Bill Clinton photo

Remarks at the Thanksgiving Turkey Presentation Ceremony and an Exchange With Reporters

November 24, 1999

The President. Please sit down, everyone. Welcome to this annual day-before-Thanksgiving ritual here at the White House. I want to welcome particularly the Boys and Girls Clubs from Greater Washington, Horton's Kids, the people from the National Turkey Federation, and especially Chairman Jim Rieth and the president, Stuart Proctor.

I also want to say a special word of welcome to Representative Peter Deutsch from Florida and his family, who are here. This is a triumph of human stamina, because Peter just made the trip with me to Bulgaria and Kosovo. We got back very late last night, so he promised to come so there would be two jet-lagged people standing here together, and we're glad to see them.

I want to thank, as always, the National Turkey Federation for donating this year's tom turkey. It traveled here all the way from Minnesota. Minnesota may be the second biggest turkeyproducing State in our country. Sometimes I wonder if it's really a match for Washington, DC. [Laughter]

Tomorrow we celebrate the last Thanksgiving of this century. A hundred years ago, on these very grounds, President William McKinley reflected on the last turn of the century. He said, "Seldom has this Nation had greater cause for profound thanksgiving." Those words ring even more true today.

Today we count among our national blessing a time of unprecedented prosperity, with expanding economy, low rates of poverty and unemployment among our people, limitless opportunities for our children and the future. We are also very grateful for the peace and freedom America continues to enjoy, thanks to our men and women in uniform—many of whom I saw yesterday—a very long way from home at Thanksgiving.

As we gather around our dinner tables tomorrow with family and friends, let us give thanks for all these things that hold us together as a people: the duty we owe to our parents and our children; the nurturing and education of our families, especially our children, and for many, our grandchildren; the bounty of our earth; and the strong spirit of community we enjoy here in the United States.

We also know as we celebrate our blessings that there are still too many people who are hungry at this holiday season, both beyond our borders and around the world and, sadly, even here in the United States. That's why it's so important that we not only give thanks but also give back to our communities.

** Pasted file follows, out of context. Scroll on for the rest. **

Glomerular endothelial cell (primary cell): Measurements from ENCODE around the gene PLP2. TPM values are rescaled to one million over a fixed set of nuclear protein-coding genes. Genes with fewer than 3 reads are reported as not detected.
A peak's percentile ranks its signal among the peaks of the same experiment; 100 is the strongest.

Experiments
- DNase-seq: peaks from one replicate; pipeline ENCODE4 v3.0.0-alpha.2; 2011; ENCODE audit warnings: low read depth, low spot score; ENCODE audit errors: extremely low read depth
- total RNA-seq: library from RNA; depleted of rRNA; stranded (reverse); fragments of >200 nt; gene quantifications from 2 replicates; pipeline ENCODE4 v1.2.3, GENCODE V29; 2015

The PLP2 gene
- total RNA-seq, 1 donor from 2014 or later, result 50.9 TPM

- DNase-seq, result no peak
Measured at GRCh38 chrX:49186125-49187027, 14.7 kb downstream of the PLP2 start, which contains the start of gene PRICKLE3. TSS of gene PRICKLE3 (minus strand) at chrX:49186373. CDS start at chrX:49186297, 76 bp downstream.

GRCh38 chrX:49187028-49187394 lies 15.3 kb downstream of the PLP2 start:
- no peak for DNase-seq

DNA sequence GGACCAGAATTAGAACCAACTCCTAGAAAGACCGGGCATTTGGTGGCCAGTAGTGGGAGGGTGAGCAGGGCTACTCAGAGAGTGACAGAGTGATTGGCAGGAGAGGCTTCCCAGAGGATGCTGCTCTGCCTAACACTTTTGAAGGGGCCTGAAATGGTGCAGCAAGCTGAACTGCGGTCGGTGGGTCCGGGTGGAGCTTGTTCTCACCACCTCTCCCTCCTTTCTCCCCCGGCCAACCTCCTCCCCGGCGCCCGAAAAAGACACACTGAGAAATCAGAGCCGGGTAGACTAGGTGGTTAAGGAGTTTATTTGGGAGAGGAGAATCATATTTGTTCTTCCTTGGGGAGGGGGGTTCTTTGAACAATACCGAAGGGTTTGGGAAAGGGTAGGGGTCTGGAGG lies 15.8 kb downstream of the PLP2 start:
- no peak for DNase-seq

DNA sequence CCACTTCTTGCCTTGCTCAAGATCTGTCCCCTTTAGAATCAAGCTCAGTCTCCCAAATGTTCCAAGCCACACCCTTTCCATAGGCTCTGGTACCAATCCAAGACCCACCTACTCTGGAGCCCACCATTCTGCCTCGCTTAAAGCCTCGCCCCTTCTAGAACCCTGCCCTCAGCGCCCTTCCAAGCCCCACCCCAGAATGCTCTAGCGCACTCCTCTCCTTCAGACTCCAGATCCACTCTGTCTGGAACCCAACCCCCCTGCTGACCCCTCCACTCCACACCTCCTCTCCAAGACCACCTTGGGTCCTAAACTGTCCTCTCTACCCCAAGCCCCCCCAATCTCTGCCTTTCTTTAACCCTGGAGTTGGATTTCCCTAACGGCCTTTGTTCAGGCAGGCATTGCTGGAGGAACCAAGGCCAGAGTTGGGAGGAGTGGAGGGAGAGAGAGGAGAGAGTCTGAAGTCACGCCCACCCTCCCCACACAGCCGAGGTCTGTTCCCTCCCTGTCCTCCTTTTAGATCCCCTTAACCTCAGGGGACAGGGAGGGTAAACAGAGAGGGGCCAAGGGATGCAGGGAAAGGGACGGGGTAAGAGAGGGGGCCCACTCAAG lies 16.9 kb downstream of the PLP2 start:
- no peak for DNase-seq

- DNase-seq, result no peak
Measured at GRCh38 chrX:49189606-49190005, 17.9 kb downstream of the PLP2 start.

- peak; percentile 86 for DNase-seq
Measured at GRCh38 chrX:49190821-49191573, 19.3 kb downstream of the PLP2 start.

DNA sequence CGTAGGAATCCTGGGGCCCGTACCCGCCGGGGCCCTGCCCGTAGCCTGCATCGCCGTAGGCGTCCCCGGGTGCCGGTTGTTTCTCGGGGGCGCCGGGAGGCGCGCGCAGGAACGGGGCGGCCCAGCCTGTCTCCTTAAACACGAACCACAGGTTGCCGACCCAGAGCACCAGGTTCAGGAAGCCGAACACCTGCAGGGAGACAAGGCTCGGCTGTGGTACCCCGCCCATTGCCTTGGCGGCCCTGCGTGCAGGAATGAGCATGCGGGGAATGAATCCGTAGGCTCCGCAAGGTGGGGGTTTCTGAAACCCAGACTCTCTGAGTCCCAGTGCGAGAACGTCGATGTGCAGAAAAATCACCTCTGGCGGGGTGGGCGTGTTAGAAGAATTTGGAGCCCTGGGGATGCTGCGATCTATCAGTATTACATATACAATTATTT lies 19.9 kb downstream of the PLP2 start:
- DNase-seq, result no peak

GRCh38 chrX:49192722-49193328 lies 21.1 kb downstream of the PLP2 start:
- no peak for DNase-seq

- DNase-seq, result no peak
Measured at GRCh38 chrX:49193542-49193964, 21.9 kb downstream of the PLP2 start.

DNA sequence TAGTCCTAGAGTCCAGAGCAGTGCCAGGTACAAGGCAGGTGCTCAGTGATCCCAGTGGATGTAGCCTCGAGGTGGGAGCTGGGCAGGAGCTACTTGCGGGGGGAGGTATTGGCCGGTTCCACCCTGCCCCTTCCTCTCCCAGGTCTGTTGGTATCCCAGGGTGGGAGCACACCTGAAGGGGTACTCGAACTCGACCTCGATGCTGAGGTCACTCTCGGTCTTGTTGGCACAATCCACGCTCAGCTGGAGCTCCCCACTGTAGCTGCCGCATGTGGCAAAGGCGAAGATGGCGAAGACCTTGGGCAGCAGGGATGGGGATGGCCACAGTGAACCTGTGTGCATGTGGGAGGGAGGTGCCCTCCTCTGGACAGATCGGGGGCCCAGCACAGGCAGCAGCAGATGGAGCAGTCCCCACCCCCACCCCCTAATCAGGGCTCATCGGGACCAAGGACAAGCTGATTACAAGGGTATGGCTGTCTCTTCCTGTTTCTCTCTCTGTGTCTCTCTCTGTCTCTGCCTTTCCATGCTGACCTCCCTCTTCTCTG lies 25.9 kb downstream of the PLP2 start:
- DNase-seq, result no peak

Before coming out here, I asked some of our staff members what they were thankful for this holiday season. One of my staff members said, "Today I'm thankful that I'm not a turkey." [Laughter] I know that one turkey doesn't have to worry about that. This fine-looking bird from the State of Minnesota. At over 50 pounds, he is the namesake of Harry S. Truman, the President who began the tradition of keeping at least one turkey off the Thanksgiving dinner table. Harry, the turkey, will get his pardon today.

So before I feast on one of the 45 million turkeys who will make the ultimate sacrifice, let me give this one a permanent reprieve, and tell you all that he will soon be on his way to the wonderful petting zoo at Fairfax County, Virginia, where he can enjoy his golden years.

I want to say a special word of appreciation for the people who run this petting zoo and who give, therefore, a lot of children the opportunity to see animals and to touch them in a way that they never would.

Just before we came out here—or before we started the ceremony, Stuart reminded me that this turkey is a little more calm than the one we had last year. One of the most interesting things I've discovered in the 7 years we've done this is that turkeys really do have personalities, very different ones. And most all of them have been quite welcoming to the President and to the children who want to pet them. On occasion, they're as independent as the rest of Americans. [Laughter]

So, Harry, you've got your pardon. Ladies and gentlemen, Happy Thanksgiving.

Vieques Island

Q. Mr. President, on Vieques, how are you going with reaching a compromise with Governor Rossello´ with regard to Vieques?

The President. Well, we're working very hard on it, and the Defense Department and the Government of Puerto Rico have been working together. And here's a case where I believe there are two legitimate issues here. There's the legitimate concerns of the people of Puerto Rico, which I think are quite real, particularly the people on the island. And then there's the absolutely legitimate concern of sending all of our units out combat-ready. So we're working hard through that.